Tillis says impeachment is 'a waste of resources'

Tillis says impeachment is 'a waste of resources'
© Greg Nash

Sen. Thom TillisThomas (Thom) Roland TillisBiden's bipartisan deal faces Senate gauntlet The Hill's 12:30 Report - Presented by Facebook - US gymnast wins all-around gold as Simone Biles cheers from the stands GOP senator credits Sinema for infrastructure deal MORE (R-N.C.) said Wednesday that impeachment is "a waste of resources."

Tillis's comments came after CNN asked the senator if he had concerns about President TrumpDonald TrumpSenators introduce bipartisan infrastructure bill in rare Sunday session Gosar's siblings pen op-ed urging for his resignation: 'You are immune to shame' Sunday shows - Delta variant, infrastructure dominate MORE's call to Ukraine and China to investigate former Vice President Joe BidenJoe BidenGOP report on COVID-19 origins homes in on lab leak theory READ: The .2 trillion Infrastructure Investment and Jobs Act Senators introduce bipartisan infrastructure bill in rare Sunday session MORE.

ADVERTISEMENT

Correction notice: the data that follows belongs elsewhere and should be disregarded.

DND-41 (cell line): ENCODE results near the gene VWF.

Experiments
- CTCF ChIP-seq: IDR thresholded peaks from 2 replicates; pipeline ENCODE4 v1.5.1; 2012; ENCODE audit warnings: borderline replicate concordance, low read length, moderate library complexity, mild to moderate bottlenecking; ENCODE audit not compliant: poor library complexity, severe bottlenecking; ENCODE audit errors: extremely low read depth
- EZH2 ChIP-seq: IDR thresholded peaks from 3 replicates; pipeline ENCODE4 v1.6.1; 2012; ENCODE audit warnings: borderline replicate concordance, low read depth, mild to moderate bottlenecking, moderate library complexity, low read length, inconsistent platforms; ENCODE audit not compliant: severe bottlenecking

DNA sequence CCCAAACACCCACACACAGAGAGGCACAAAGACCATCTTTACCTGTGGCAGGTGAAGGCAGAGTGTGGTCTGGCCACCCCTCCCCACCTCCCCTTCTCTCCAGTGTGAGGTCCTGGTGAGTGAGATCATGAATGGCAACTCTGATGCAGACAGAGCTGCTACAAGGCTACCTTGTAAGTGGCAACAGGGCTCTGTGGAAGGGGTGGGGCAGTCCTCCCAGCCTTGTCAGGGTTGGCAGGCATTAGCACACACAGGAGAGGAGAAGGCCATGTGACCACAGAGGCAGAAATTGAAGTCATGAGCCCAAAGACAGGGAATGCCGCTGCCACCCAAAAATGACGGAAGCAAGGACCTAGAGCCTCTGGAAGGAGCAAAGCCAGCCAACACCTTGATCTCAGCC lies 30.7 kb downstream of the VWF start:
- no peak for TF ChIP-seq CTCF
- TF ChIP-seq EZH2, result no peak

"I'm going to leave it to the President to make that decision," CNN reported he said.

The North Carolina senator said lawmakers need to focus on the American worker and the economy instead of "shifting resources away for what I don't believe rise to the level of any kind of impeachment inquiry or impeachment."

"I've seen the transcript, I've seen the complaint, and if that alone is all they're using to drive all the resources in the House, then I think it's a waste of resources," Tillis told CNN. 

The senator also mentioned that the House has not brought a vote for the impeachment inquiry to the floor as other Republican lawmakers have requested. Speaker Nancy PelosiNancy PelosiManchin on reported boos at Democratic luncheon: 'I heard a lot of nos' Kinzinger supports Jan. 6 panel subpoenas for Republicans, including McCarthy Ocasio-Cortez: Democrats can't blame GOP for end of eviction moratorium MORE (D-Calif.) has said she plans to do so.

CNN notes Tillis may be vulnerable in his election in 2020. Senators in similar positions have remained relatively quiet on the subject of impeachment.

The inquiry began after a whistleblower report came to light on the president's call with the Ukrainian president, in which he asked the leader to "look into" Biden and his son. Shortly before, the president withheld military aid from the country.